My book, Mahogany Slade, was listed in the New Books section of June’s Georgia Magazine, the alumni magazine for the University of Georgia, where I attended college and where the novel is set.
The 4th Generation
By Jack Cathcart (BBA ’51) From James Laughton to his great-grand-son James Albert Laughton, the battlefields of the War Between the States to the battlefields in Europe and in the Pacific altered the many lives that were touched. The Laughton families and their friends were always there to defend the liberty and freedom of America, but what price would these South Georgia families have to pay to keep the flame of the United States alive?
Black Saint Records (2012)
By Stephen Robinson (ABJ ’96)
Set in Athens, Mahogany Slade is the romantic yet acerbic story of young people escaping themselves in a town where your identity is everything.
The Communication of Jealousy
Peter Lang (2013)
By Jennifer Bevan (PhD ’03) Informed by a wide variety of academic disciplines as well as offering a unique interpersonal communication approach to the study of jealousy, this book examines, integrates and informs research on jealousy experience and expression.
I recommend buying Ms. Bevan and Mr. Cathcart’s books immediately after purchasing mine. If you have read my book, please post a review (slightly more positive than the average YouTube comment) on Amazon.
So much for heritage…
Reading about “immigration reform” after my recent drive through the Southwest has me pondering the history of that region. From 1769 to 1821, the modern U.S. states of California, Nevada, Arizona, Utah, western Colorado and southwestern Wyoming were all under Spanish rule. After Mexico established independence from Spain, Alta California as it was called was part of Independent Mexico until around 1846.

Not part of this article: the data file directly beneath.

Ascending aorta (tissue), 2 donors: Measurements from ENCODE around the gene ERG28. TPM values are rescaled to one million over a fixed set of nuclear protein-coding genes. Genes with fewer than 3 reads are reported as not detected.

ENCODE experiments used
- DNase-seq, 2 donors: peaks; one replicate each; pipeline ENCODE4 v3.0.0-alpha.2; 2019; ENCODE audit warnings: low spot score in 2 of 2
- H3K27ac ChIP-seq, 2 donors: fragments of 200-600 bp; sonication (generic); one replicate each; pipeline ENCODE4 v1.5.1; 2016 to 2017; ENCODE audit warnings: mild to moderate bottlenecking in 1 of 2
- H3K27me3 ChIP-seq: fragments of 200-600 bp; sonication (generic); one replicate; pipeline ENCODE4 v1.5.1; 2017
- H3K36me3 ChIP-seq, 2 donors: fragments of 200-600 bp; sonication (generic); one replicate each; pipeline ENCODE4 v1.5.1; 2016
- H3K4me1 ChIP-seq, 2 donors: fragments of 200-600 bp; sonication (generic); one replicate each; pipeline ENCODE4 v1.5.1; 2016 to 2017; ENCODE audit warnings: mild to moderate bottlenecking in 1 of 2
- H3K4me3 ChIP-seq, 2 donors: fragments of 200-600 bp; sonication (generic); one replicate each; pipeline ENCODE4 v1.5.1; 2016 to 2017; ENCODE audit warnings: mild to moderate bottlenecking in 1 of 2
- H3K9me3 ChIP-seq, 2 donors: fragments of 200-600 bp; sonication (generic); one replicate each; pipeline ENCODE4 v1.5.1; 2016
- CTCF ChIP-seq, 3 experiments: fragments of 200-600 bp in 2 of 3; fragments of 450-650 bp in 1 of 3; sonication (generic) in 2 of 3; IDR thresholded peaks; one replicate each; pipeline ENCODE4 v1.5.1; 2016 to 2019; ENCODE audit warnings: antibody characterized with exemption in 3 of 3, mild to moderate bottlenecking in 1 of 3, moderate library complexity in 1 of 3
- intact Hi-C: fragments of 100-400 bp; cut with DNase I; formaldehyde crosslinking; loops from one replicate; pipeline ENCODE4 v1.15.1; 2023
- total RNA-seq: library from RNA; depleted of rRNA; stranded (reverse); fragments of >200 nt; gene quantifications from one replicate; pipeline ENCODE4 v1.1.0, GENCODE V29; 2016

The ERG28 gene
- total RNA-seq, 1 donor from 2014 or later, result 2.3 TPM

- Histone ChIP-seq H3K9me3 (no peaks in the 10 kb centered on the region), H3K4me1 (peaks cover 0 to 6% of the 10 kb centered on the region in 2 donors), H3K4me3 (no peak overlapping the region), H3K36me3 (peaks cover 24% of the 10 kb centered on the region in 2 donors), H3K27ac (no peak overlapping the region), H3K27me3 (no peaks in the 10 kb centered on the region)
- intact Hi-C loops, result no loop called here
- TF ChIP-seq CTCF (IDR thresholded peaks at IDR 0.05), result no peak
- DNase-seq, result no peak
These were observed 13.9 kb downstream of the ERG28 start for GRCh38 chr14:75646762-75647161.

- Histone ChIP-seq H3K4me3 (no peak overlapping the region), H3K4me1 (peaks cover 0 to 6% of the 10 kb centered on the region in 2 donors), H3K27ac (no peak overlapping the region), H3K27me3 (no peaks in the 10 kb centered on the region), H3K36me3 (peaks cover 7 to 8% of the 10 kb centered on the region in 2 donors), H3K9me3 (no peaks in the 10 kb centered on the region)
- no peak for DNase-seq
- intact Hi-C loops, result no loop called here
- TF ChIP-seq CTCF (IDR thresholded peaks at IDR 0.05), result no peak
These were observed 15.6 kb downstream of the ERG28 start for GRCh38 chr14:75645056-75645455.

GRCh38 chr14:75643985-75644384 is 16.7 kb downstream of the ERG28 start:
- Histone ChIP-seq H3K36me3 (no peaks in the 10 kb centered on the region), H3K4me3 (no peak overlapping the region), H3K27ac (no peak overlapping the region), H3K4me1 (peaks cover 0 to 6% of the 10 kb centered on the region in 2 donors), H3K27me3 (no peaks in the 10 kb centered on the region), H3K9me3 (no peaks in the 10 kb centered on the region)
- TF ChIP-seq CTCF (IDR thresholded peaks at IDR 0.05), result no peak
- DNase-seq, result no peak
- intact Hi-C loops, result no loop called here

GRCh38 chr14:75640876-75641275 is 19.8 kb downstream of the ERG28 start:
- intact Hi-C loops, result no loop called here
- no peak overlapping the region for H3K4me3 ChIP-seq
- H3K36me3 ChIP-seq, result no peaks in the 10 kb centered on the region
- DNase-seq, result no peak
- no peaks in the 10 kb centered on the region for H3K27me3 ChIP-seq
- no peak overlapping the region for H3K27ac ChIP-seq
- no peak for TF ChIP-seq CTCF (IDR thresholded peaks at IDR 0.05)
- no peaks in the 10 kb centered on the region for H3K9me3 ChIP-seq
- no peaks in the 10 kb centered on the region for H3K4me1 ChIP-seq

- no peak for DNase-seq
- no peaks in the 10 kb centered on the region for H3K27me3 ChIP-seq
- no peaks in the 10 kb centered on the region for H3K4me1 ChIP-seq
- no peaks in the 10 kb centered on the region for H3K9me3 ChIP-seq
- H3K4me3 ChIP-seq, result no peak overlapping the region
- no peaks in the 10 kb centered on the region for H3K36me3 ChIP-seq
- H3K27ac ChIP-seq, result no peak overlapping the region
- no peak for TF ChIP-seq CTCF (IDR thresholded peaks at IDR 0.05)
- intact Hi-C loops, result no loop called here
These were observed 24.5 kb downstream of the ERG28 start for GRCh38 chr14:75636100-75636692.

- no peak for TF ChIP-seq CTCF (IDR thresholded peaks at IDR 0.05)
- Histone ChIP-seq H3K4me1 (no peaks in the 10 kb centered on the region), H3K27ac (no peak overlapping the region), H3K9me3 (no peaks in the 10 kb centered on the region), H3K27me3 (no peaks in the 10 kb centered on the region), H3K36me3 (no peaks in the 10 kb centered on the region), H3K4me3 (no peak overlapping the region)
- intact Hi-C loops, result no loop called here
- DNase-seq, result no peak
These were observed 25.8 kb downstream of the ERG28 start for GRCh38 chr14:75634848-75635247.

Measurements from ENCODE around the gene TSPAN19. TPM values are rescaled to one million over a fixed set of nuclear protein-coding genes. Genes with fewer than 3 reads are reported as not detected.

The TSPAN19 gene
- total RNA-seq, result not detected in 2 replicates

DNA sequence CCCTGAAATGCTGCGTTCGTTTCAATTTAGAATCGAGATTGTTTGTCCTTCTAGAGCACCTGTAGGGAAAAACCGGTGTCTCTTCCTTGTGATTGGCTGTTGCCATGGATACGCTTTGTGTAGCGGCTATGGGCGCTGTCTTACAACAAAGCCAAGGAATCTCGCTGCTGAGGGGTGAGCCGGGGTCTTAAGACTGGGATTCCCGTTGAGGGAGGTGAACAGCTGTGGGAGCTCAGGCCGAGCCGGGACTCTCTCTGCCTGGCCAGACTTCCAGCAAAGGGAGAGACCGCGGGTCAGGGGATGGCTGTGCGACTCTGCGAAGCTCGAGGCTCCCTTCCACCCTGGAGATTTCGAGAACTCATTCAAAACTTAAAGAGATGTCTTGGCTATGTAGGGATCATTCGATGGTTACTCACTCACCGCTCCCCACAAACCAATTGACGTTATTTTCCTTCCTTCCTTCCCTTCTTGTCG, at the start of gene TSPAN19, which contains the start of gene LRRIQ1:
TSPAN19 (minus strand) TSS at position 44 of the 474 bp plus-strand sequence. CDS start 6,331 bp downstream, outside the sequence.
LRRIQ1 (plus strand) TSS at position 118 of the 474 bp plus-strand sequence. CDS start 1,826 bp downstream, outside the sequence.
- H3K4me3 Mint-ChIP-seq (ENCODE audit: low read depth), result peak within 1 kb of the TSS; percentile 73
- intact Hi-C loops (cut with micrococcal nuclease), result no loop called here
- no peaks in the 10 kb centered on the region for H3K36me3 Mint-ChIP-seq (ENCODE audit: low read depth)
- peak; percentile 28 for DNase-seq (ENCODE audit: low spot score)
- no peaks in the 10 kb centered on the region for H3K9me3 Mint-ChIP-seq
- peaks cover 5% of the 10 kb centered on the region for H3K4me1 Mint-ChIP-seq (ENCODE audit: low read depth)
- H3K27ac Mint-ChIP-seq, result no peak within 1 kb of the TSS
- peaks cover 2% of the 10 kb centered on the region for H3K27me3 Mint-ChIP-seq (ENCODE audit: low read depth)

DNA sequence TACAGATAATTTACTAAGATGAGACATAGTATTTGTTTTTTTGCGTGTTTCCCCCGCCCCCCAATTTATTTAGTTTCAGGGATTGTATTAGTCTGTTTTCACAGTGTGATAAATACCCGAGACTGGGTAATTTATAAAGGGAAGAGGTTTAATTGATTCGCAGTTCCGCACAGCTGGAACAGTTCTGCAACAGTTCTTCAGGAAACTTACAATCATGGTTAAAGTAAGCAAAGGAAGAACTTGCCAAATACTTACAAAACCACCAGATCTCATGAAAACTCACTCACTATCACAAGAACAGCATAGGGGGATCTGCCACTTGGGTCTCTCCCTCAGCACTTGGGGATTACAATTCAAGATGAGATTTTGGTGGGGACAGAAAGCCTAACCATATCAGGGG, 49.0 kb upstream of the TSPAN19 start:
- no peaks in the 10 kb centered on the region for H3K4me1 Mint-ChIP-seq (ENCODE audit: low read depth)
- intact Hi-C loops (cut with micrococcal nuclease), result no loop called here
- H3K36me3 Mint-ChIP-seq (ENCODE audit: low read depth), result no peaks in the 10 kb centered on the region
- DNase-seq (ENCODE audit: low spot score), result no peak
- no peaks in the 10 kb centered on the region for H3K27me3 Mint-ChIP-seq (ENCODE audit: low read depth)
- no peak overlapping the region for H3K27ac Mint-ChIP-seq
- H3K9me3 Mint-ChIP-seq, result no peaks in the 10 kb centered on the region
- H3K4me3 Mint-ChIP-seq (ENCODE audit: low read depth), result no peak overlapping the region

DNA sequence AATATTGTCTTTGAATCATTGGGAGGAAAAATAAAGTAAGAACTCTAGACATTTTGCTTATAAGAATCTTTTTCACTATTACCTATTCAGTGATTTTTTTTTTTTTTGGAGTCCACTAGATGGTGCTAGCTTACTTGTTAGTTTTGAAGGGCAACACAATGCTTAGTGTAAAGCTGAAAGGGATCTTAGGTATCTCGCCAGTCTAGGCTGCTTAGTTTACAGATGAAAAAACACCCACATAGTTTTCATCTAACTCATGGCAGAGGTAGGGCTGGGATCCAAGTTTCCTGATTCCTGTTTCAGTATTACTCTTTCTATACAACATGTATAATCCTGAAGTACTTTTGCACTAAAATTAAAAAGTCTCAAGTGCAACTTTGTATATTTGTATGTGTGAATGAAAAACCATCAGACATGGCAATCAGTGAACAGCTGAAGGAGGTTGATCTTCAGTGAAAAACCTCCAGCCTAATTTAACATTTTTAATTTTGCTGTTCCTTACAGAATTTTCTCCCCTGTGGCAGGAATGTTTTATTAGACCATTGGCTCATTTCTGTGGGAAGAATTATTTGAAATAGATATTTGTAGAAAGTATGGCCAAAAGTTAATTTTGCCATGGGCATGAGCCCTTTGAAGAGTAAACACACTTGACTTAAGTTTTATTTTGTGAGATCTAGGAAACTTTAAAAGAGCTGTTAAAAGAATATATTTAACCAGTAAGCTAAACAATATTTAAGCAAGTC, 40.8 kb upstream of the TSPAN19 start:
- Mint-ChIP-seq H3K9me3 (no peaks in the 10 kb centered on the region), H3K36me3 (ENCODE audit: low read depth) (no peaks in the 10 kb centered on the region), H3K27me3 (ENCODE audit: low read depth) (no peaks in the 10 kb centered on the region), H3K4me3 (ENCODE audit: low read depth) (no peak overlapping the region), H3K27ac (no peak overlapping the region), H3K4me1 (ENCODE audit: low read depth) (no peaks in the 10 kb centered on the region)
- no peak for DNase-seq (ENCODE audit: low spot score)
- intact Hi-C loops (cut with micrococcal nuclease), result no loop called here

Conquest is a fact of life, but it’s a fact that most Americans choose to ignore if they were even aware of it. When Fitzgerald writes in The Great Gatsby about the “fresh, green breast of the new world” that offered “the last and greatest of all human dreams,” he doesn’t mention that this world was not so new and that any dreams fulfilled would prove nightmarish for those already here.
There is nothing moral about conflict, and wars are not won by the righteous but by the most powerful. If you’ve driven down California’s Highway 1, you can appreciate why the U.S. would want to claim the area. However, could we be more gracious about it? Why deny the past and act as if the ancestors of people who saw the Pacific before we did are planning some insidious invasion when they cross our artificial borders?
The next time you’re in the parts of the U.S. that were once Spain and Mexico, take a long look. Notice how many people of Hispanic descendent are mowing lawns, laboring in fields, cleaning hotel rooms, or preparing your Starbucks mocha. Could any American comprehend such a scenario for themselves? Will we one day see Canada claim Washington, Montana, Minnesota, and Michigan? And the great-great-grandchildren of Portland hipsters crossing the Oregon border to seek their fortune in a Canadian Washington? How would Canadians handle the immigration issue? Probably better than Jan Brewer in Arizona who wants to deny immigrants driver’s licenses.
When on Highway 395, I drove past a store that sold “guns, ammo, and liquor” (an ingeniously self-destructive combination) — most likely to further the subconscious desire to preserve what is only tenuously ours. Flying outside in the store’s parking lot was a U.S. flag and a Confederate flag… although eastern California was never part of the Confederacy. However, there was no Mexican or Spanish flag in sight.
So much for heritage.
Posted by Stephen Robinson on June 4, 2013 in Social Commentary
Tags: California, immigration reform, Jan Brewer, Mexico, Southeast, Spain